How do you slake the thirst of 5.5 million Chicagoans spread throughout the country's third largest city and 118 surrounding suburbs? You treat one billion gallons of water a day at the world's largest water treatment plant.
Opened in 1968, the James W. Jardine Water Purification Plant provides virtually all of Chicago's potable water, though the smaller South Water Purification Plant also helps provide for the south end of the city. The process begins 2.5 miles off shore at massive in-flow points called cribs. Each crib pulls water from 20 feet below the surface down a 168-foot vertical shaft to tubes cut from the bedrock which flow back to the shore. Once it reaches the plant, fish and other large debris are filtered out using a rotating screen and the water is pumped 25 feet up to begin the gravity-powered treatment process.
The water is first chemically treated with chlorine to kill microbes and activated carbon to remove objectionable tastes and odors, then fluoride is added for healthier teeth, and finally aluminum sulfate about an hour into the process to increase the stickiness of microscopic solids which then adhere to each other, creating floc. Large paddles—floculators—assist with the mixing of alum and water. One of the very last chemicals added, polyphosphate, is used to coat the inside of Chicago's pipes, preventing the lead in old plumbing from leaching into the water supply. The water is then pumped into settling tanks where the floc sinks to the bottom. This sedimentation phase eliminates roughly 90 percent of the particulate matter from the water.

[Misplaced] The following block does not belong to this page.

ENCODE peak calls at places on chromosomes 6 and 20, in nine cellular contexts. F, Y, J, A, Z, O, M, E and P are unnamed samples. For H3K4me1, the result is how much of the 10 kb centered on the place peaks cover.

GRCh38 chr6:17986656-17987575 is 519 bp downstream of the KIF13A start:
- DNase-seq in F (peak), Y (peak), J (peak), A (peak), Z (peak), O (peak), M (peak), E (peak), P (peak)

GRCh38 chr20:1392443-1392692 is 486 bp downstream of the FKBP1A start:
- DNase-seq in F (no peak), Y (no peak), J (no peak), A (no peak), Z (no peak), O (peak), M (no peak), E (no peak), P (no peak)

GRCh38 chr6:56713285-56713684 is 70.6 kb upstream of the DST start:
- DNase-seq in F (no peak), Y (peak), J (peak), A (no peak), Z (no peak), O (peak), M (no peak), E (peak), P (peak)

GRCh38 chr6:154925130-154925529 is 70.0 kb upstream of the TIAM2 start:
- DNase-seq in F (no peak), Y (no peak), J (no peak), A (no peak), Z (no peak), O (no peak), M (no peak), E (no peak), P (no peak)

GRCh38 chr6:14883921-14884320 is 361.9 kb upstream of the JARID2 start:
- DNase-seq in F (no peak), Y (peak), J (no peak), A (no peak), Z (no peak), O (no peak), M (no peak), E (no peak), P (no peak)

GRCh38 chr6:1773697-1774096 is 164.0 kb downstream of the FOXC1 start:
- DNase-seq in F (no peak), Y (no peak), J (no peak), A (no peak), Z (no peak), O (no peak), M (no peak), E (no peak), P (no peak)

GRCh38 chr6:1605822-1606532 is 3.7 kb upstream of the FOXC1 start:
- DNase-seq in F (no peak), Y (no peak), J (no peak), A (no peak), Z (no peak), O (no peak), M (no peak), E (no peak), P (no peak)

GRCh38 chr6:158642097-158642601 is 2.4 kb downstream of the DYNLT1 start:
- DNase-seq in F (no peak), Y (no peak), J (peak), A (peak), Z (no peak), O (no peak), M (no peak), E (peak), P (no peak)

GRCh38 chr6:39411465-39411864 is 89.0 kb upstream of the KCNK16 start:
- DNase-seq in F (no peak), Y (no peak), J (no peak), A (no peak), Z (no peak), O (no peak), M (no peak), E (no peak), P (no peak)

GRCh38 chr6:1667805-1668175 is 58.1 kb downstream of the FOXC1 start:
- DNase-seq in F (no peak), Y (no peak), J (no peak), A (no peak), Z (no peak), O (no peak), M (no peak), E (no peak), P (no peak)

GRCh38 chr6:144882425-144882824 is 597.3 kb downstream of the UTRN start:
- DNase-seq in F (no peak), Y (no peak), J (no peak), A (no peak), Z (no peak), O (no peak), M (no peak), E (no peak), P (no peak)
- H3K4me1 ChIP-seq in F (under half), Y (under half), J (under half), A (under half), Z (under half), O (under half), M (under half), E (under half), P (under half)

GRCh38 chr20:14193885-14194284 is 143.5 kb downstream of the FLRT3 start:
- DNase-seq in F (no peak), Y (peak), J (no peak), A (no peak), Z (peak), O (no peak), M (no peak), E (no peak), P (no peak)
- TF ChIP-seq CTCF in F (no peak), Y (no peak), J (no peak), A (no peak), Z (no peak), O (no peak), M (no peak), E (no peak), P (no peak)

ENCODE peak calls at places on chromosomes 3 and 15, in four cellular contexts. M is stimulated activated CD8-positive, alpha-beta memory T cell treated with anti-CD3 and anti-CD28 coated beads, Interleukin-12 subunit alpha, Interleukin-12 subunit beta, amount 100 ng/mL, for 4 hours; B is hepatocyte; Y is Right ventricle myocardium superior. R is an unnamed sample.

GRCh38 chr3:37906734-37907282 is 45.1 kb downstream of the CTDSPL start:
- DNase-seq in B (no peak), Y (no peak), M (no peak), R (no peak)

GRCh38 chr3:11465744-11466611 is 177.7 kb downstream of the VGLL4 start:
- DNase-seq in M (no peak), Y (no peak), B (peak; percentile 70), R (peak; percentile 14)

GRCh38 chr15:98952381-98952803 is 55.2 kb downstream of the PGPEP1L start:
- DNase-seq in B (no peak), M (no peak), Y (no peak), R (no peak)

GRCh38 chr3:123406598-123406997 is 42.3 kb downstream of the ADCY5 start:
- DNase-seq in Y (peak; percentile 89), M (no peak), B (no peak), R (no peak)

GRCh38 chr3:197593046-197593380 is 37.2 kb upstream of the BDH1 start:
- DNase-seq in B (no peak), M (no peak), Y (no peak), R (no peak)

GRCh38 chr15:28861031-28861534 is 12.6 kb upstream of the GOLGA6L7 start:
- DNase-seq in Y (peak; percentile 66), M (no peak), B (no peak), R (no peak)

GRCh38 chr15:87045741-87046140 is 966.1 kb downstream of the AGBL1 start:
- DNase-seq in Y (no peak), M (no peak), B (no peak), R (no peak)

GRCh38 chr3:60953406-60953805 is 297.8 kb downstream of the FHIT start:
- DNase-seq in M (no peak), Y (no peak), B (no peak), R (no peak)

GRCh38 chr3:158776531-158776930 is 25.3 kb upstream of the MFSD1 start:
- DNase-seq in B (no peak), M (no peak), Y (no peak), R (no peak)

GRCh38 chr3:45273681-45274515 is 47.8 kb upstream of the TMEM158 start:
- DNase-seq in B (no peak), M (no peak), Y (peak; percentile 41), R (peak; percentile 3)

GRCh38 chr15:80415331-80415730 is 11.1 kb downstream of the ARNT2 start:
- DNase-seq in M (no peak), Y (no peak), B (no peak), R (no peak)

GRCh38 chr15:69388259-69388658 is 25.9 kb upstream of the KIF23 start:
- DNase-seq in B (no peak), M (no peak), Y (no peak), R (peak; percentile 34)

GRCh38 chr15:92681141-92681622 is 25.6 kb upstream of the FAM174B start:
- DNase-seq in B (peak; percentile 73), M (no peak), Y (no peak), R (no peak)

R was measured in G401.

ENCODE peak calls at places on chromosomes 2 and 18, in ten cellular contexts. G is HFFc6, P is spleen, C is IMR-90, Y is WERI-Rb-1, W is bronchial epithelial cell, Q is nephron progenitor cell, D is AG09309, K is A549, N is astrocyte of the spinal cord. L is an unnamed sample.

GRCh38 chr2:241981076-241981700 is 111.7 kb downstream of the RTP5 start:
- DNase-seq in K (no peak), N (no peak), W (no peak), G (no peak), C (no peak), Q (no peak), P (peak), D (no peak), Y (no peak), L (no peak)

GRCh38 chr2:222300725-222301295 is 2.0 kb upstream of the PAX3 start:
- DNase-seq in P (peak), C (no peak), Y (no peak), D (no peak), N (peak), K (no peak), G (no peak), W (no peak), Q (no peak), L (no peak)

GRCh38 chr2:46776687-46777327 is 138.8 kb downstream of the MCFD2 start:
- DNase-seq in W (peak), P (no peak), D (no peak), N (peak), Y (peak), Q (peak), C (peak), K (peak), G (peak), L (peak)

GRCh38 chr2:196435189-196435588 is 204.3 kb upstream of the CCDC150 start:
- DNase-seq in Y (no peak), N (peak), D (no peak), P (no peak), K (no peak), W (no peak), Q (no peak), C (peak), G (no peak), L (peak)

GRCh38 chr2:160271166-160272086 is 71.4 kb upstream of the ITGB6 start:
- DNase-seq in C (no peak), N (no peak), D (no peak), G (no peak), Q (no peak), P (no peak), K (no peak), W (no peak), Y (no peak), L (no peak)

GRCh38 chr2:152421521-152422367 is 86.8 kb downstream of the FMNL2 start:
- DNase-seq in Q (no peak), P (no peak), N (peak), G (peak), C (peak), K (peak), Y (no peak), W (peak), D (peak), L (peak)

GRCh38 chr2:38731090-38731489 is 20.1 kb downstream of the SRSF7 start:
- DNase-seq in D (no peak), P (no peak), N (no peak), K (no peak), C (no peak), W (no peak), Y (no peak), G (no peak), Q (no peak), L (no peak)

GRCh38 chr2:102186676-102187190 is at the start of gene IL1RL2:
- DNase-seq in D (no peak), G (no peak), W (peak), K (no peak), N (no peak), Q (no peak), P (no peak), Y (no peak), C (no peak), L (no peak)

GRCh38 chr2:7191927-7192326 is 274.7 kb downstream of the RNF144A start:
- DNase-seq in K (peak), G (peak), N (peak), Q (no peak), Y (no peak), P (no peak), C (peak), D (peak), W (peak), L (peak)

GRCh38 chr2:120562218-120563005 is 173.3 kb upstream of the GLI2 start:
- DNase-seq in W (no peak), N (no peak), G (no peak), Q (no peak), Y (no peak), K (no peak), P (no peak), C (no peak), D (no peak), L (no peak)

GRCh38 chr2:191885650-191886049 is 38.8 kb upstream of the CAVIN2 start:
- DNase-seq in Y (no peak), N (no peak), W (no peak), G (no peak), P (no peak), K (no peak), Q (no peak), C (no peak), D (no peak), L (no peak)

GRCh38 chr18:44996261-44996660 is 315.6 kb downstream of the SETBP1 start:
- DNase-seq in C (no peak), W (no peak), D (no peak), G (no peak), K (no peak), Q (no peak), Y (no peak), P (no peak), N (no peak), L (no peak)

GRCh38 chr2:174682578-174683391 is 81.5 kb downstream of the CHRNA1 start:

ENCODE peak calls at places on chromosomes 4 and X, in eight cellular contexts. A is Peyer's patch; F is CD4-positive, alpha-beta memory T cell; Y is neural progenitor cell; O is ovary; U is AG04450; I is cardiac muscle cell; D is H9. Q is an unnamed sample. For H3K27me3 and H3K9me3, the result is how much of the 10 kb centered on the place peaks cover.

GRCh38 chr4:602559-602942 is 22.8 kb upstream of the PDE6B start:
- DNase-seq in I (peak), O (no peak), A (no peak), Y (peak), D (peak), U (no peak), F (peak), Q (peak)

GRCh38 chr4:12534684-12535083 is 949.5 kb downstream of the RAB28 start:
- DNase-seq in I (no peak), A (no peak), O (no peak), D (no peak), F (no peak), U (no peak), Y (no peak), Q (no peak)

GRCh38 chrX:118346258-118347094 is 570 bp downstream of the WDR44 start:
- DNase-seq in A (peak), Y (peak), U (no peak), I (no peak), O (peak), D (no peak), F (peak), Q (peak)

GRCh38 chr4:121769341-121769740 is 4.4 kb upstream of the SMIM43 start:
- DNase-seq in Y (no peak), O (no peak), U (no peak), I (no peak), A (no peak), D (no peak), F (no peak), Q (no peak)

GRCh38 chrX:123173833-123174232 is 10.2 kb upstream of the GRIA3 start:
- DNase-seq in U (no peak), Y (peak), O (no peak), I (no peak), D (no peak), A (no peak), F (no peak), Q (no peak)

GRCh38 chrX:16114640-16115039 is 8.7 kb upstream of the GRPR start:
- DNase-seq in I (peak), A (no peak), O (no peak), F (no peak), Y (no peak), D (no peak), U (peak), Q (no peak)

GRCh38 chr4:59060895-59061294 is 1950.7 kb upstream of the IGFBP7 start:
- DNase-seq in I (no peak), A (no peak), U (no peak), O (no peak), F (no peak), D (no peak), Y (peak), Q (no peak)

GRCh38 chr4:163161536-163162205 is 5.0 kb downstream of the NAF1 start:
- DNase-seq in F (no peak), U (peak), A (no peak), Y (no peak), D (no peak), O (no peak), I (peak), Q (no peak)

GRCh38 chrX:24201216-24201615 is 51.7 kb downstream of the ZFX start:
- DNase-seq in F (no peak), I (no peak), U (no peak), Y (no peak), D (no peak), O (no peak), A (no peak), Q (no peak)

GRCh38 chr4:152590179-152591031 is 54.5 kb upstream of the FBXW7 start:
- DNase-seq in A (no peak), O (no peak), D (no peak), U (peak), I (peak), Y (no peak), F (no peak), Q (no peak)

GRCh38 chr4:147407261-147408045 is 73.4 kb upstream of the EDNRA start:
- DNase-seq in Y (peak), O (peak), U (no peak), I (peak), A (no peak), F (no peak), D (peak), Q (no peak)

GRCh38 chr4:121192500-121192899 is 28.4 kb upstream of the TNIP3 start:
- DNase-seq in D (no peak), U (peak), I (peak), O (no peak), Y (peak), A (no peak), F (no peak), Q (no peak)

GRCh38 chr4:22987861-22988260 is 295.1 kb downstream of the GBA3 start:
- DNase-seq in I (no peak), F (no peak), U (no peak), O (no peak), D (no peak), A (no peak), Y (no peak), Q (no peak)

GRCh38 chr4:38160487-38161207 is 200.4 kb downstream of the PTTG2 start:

The water is then filtered in one of 96 swimming pool-sized tanks filled with a layer of coarse gravel under an upper layer of fine sand—together these layers effectively filter much of the remaining floc and debris from the water. The entire process from crib to filtration takes eight hours. From here, the water is pumped through 4,000 miles of pipe for consumption by the Chicago area's 5.5 million residents.
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